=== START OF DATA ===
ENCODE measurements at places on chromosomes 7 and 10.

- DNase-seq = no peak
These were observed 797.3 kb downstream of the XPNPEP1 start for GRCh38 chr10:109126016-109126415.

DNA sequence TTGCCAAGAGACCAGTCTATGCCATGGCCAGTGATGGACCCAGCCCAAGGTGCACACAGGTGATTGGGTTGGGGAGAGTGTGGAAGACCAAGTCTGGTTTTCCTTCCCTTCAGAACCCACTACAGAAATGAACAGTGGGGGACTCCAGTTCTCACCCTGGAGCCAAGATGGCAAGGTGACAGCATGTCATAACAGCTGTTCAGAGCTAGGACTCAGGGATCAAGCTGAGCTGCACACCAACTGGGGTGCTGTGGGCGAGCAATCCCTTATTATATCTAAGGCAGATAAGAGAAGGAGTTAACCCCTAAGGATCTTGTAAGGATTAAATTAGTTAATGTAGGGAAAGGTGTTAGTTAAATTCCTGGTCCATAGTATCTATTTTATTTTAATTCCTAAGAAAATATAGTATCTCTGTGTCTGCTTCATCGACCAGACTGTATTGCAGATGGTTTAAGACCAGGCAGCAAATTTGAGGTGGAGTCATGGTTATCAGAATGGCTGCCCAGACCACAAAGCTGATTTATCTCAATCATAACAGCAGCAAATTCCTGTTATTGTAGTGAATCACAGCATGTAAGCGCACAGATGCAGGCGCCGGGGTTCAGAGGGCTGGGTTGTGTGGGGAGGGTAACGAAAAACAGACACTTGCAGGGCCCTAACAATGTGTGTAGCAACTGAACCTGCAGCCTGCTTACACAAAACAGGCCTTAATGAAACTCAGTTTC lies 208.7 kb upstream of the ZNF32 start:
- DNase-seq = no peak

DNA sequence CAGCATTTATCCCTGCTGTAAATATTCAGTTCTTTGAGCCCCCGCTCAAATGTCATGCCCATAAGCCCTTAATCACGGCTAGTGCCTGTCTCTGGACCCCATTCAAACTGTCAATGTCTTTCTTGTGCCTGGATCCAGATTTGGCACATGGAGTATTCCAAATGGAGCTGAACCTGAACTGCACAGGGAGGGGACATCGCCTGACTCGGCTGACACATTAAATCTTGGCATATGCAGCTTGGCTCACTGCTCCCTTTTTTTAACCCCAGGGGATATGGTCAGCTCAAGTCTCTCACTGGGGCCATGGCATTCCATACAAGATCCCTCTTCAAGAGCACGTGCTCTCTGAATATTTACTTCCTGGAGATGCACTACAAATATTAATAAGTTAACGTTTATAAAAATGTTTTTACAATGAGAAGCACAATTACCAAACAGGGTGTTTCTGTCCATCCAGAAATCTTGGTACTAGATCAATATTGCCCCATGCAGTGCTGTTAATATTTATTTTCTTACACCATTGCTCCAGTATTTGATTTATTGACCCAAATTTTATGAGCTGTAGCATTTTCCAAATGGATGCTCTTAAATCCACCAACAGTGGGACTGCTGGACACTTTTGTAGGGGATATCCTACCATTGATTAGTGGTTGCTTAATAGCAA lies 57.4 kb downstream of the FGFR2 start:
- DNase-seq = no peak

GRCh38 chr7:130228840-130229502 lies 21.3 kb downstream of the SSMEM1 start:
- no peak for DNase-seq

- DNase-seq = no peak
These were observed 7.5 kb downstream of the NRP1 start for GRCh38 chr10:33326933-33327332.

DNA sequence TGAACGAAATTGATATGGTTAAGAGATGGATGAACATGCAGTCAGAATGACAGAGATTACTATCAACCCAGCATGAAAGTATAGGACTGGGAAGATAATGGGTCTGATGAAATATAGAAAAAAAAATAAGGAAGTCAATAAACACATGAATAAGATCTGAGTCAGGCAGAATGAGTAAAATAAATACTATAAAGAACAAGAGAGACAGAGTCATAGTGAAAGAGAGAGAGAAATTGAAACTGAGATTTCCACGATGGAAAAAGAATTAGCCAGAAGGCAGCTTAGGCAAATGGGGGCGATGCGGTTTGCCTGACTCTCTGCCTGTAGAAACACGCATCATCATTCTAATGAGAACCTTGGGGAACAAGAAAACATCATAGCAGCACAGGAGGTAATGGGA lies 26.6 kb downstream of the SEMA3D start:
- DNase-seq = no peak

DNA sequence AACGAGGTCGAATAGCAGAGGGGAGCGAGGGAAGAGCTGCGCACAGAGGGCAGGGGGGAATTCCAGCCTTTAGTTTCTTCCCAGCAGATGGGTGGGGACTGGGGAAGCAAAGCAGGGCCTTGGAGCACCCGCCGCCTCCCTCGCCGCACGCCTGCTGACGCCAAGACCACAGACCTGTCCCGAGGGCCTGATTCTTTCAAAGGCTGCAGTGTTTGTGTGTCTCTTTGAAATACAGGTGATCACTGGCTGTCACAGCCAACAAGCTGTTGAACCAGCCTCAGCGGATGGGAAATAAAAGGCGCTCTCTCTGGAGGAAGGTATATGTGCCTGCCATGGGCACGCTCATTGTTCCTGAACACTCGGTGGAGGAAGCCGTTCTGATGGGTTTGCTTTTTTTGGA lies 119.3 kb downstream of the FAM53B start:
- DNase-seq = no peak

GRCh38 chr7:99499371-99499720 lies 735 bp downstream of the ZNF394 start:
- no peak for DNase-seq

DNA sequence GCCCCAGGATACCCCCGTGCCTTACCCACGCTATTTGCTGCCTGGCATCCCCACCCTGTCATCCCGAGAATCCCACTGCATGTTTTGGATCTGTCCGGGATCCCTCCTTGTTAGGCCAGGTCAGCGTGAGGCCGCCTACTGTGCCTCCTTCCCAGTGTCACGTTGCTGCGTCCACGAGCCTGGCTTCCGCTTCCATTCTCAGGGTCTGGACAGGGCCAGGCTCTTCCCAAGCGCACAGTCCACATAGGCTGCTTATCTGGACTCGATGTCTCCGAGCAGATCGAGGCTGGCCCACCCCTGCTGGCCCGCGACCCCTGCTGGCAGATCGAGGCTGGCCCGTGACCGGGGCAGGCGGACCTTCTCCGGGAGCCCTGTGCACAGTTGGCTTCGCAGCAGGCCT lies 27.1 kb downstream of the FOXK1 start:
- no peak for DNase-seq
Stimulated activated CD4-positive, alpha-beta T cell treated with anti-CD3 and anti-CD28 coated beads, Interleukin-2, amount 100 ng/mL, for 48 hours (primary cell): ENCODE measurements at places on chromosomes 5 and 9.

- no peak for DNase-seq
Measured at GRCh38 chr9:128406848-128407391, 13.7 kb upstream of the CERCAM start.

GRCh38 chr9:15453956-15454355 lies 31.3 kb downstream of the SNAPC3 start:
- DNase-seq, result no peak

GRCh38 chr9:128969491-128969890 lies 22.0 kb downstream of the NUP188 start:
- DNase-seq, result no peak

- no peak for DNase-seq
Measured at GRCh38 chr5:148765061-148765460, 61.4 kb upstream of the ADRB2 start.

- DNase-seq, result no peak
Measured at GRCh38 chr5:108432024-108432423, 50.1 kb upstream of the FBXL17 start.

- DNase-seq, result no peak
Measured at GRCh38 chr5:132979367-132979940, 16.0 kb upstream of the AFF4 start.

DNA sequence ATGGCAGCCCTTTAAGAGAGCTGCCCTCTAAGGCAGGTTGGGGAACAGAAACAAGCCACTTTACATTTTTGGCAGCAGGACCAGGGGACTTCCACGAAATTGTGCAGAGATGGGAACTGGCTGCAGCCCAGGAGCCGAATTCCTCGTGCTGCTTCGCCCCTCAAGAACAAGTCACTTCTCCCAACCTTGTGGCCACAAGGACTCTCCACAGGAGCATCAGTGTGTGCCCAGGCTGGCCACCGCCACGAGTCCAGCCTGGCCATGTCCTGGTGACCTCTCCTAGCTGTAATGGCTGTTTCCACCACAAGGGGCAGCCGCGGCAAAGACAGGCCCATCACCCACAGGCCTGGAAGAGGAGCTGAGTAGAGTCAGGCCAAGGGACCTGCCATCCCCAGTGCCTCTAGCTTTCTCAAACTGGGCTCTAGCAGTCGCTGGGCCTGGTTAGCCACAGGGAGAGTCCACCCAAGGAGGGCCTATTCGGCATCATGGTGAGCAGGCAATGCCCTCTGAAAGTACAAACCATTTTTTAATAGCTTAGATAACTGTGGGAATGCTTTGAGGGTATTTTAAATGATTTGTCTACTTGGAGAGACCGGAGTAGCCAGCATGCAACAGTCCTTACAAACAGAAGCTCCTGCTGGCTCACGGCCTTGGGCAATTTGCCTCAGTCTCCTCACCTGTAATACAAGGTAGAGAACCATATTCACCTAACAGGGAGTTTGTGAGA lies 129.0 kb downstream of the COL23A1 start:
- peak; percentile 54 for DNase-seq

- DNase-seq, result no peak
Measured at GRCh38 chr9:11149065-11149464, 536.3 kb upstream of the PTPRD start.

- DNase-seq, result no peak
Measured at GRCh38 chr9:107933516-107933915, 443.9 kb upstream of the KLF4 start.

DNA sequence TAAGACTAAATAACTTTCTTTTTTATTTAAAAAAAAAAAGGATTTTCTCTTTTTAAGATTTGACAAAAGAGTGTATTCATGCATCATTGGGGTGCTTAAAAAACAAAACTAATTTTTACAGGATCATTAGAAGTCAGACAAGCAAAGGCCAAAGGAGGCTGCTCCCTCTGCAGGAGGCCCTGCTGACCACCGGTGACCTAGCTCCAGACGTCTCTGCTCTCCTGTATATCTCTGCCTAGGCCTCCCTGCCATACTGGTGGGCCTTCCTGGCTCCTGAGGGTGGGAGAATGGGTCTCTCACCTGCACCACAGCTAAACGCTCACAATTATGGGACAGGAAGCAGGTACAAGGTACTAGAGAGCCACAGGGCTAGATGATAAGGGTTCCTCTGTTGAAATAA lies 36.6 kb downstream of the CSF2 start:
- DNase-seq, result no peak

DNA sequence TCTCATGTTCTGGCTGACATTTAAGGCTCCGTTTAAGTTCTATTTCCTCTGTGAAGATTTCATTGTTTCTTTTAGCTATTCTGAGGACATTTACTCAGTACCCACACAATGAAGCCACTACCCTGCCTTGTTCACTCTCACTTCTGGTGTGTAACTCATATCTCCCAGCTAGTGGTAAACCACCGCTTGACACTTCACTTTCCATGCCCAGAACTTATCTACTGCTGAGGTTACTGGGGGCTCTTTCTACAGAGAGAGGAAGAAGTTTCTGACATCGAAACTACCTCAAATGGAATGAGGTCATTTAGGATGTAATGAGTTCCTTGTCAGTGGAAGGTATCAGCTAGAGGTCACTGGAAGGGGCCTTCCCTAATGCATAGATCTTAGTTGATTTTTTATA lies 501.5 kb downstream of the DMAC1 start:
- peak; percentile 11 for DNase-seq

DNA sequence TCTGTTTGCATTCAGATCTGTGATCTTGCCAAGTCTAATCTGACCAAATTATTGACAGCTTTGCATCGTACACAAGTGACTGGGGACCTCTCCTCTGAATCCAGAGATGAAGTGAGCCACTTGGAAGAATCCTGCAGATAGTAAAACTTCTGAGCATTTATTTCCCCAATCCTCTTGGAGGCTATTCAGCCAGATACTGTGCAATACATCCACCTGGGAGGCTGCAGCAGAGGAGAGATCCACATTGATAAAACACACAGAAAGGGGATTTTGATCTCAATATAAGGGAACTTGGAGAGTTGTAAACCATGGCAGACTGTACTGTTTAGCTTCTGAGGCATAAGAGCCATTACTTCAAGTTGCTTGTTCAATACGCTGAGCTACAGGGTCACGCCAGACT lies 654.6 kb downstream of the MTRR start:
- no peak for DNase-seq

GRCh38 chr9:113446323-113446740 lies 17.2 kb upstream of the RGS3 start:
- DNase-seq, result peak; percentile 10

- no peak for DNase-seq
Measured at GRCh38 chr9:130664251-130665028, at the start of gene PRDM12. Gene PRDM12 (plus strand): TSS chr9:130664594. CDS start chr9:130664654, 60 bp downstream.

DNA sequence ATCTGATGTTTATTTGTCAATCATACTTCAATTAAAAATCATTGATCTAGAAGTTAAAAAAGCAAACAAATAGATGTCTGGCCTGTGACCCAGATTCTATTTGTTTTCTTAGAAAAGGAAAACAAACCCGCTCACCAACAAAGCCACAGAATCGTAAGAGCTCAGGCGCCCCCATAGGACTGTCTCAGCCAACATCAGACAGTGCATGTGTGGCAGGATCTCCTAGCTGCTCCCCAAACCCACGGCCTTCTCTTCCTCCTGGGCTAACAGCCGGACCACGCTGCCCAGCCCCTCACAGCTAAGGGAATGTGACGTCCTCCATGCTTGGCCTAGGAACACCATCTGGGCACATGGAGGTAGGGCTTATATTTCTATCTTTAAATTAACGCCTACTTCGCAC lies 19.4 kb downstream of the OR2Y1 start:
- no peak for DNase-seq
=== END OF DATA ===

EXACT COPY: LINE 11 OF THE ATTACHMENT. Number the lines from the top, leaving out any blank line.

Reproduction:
These were observed 7.5 kb downstream of the NRP1 start for GRCh38 chr10:33326933-33327332.